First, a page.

Jeremiah - The Rev. Dr. Charles W. Allen

Adapted from
Not this guy
This guy (by Rembrandt)
Adapted from
O Lord, you have enticed me, and I was enticed; you have overpowered
me, and you have prevailed. I have become a laughingstock all day long;
everyone mocks me. For whenever I speak, I must cry out, I must shout,
“Violence and destruction!” For the word of the Lord has become for me a
reproach and derision all day long. If I say, “I will not mention him, or
speak any more in his name,” then within me there is something like a
burning fire shut up in my bones; I am weary with holding it in, and I
cannot. For I hear many whispering: “Terror is all around! Denounce him!
Let us denounce him!” All my close friends are watching for me to
stumble. “Perhaps he can be enticed, and we can prevail against him, and
take our revenge on him.” But the Lord is with me like a dread warrior;
therefore my persecutors will stumble, and they will not prevail. They will
be greatly shamed, for they will not succeed. Their eternal dishonor will
never be forgotten. O Lord of hosts, you test the righteous, you see the
heart and the mind; let me see your retribution upon them, for to you I
have committed my cause. Sing to the Lord; praise the Lord! For he has
delivered the life of the needy from the hands of evildoers.
Jeremiah 20:7-13
Josiah hearing the
rediscovered early edition of
Jeremiah was born about 650
B.C.E of a priestly family from
the little village of Anathoth,
near Jerusalem. While still very
young he was called to his task
in the thirteenth year of King
Josiah (628), whose reform,
begun with enthusiasm and
hope, ended with his death on
the battlefield of Megiddo (609)
as he attempted to stop the
northward march of the
Egyptian Pharaoh Neco.
The prophet heartily supported the reform
of the pious King Josiah, which began in
629 B.C.E. There are connections in literary
style and content linking Jeremiah and
Josiah to Deuteronomy and the
Deuteronomistic History (Joshua-2 Kings,
minus Ruth). Some scholars (like Friedman)
think Jeremiah’s scribe Baruch may have
been the author of both.
Recently discovered clay
seal with Baruch’s name
After the death of Josiah the old
idolatry returned, and the leaders
continued to exploit the poor.
Jeremiah opposed this with all his
strength. Arrest, imprisonment, and
public disgrace were his lot.
Jeremiah saw in the nation's
impenitence the sealing of its doom.
He saw the newly reborn
Babylonian empire as God’s
judgment on Judah for their
faithlessness, idolatry and social
During the years 598-587, Jeremiah
attempted to counsel Zedekiah in
the face of bitter opposition. The
false prophet Hananiah proclaimed
that the yoke of Babylon was broken
and a strong pro-Egyptian party in
Jerusalem induced Zedekiah to
revolt. Jeremiah contradicted him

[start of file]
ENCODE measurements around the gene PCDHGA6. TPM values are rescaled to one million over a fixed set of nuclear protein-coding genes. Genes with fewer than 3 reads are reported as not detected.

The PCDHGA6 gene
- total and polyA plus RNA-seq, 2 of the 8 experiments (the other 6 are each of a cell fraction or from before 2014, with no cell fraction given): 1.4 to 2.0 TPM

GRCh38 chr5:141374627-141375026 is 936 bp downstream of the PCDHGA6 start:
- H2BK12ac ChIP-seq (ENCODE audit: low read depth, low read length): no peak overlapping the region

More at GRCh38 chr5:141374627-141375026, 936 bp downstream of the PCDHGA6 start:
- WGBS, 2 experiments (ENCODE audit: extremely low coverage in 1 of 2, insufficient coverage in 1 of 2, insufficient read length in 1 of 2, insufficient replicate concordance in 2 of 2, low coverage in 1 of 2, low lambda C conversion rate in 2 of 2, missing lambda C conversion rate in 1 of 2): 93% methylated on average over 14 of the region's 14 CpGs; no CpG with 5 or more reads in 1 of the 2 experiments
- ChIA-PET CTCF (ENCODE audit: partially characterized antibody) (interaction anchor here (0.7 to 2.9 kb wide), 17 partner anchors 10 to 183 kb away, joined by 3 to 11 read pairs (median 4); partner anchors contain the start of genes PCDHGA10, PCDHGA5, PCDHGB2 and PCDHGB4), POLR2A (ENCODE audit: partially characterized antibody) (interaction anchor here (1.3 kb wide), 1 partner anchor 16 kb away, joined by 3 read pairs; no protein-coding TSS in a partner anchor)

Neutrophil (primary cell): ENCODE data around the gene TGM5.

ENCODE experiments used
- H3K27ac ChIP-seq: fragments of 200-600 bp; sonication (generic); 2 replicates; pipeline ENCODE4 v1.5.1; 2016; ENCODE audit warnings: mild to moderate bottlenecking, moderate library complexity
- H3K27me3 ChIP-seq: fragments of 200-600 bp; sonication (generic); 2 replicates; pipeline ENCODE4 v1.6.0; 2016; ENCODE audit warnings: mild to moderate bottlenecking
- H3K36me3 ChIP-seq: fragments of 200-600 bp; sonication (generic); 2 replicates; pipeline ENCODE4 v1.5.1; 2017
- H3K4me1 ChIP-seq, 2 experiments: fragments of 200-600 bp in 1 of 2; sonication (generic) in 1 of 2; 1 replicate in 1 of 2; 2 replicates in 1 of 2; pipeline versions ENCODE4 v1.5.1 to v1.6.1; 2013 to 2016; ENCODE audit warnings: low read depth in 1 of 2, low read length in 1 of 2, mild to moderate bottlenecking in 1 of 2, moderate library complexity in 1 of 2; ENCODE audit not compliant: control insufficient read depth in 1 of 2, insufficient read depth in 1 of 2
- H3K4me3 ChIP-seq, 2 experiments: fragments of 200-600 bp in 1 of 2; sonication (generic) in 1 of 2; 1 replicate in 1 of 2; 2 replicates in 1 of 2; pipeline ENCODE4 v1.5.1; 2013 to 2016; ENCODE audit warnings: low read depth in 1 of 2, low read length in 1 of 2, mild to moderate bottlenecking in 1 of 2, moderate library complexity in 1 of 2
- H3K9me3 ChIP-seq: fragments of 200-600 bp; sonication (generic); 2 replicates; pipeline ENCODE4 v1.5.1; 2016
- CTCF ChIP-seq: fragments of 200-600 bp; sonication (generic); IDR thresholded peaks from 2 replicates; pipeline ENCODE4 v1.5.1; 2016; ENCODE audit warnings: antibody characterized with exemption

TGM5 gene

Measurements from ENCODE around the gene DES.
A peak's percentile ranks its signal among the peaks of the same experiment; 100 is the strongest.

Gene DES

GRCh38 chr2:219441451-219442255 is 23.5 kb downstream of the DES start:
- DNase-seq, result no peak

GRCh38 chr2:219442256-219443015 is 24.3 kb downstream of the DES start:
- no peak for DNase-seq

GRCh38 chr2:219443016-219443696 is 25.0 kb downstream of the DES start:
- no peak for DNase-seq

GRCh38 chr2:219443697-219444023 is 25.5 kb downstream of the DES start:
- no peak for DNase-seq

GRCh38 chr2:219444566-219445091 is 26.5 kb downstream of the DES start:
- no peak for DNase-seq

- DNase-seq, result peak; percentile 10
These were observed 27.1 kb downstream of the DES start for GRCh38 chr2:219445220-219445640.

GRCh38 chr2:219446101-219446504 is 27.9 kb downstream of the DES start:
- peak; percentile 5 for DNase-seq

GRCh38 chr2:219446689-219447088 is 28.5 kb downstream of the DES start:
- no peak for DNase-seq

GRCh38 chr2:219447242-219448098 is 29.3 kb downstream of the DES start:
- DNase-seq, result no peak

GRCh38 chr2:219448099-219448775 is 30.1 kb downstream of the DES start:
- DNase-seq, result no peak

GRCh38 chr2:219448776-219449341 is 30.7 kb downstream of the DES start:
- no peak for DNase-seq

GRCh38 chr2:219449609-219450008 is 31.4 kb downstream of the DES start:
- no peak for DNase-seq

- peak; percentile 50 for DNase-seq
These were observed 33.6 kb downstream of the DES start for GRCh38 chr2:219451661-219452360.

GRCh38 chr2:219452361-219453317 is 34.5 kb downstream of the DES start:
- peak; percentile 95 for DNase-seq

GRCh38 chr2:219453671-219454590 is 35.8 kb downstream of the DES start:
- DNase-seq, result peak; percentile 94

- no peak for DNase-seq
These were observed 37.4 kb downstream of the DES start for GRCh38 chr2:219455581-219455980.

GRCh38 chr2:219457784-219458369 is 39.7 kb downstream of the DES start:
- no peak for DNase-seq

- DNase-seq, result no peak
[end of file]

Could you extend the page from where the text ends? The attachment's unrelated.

Hananiah by walking the streets of
Jerusalem wearing a yoke, the
symbol of coming slavery. He
counseled Zedekiah instead to
submit to Babylon and spare his
people, placing all his trust in God’s
power to save.
Jeremiah’s advice
was refused, and
he was labeled a
took swift and
terrible vengeance;
Jerusalem was
destroyed in 587
and its leading
citizens sent into
About this time Jeremiah uttered the great oracle of the "New
Covenant" (Jeremiah 31:31-34) sometimes called (by Christians)
"The Gospel before the Gospel." This passage is a landmark in the
theology of the Jewish Bible.
The days are surely coming, says the Lord, when I will make a new
covenant with the house of Israel and the house of Judah. It will not
be like the covenant that I made with their ancestors when I took
them by the hand to bring them out of the land of Egypt—a covenant
that they broke, though I was their husband, says the Lord. But this is
the covenant that I will make with the house of Israel after those
days, says the Lord: I will put my law within them, and I will write it on
their hearts; and I will be their God, and they shall be my people. No
longer shall they teach one another, or say to each other, “Know the
Lord,” for they shall all know me, from the least of them to the
greatest, says the Lord; for I will forgive their iniquity, and remember
their sin no more.
The prophet remained amidst the
ruins of Jerusalem, but was later
forced into Egyptian exile by a band
of conspirators. There, according to
an old tradition, he was murdered by
his own countrymen. The influence
of Jeremiah was greater after his
death than before. The exiled
community read and meditated on
the lessons of the prophet, and his
influence can be seen in Ezekiel,
certain of the psalms, and the
second part of Isaiah. Shortly after
the exile, the Book of Jeremiah as
we have it today was published in a
final edition.

similar documents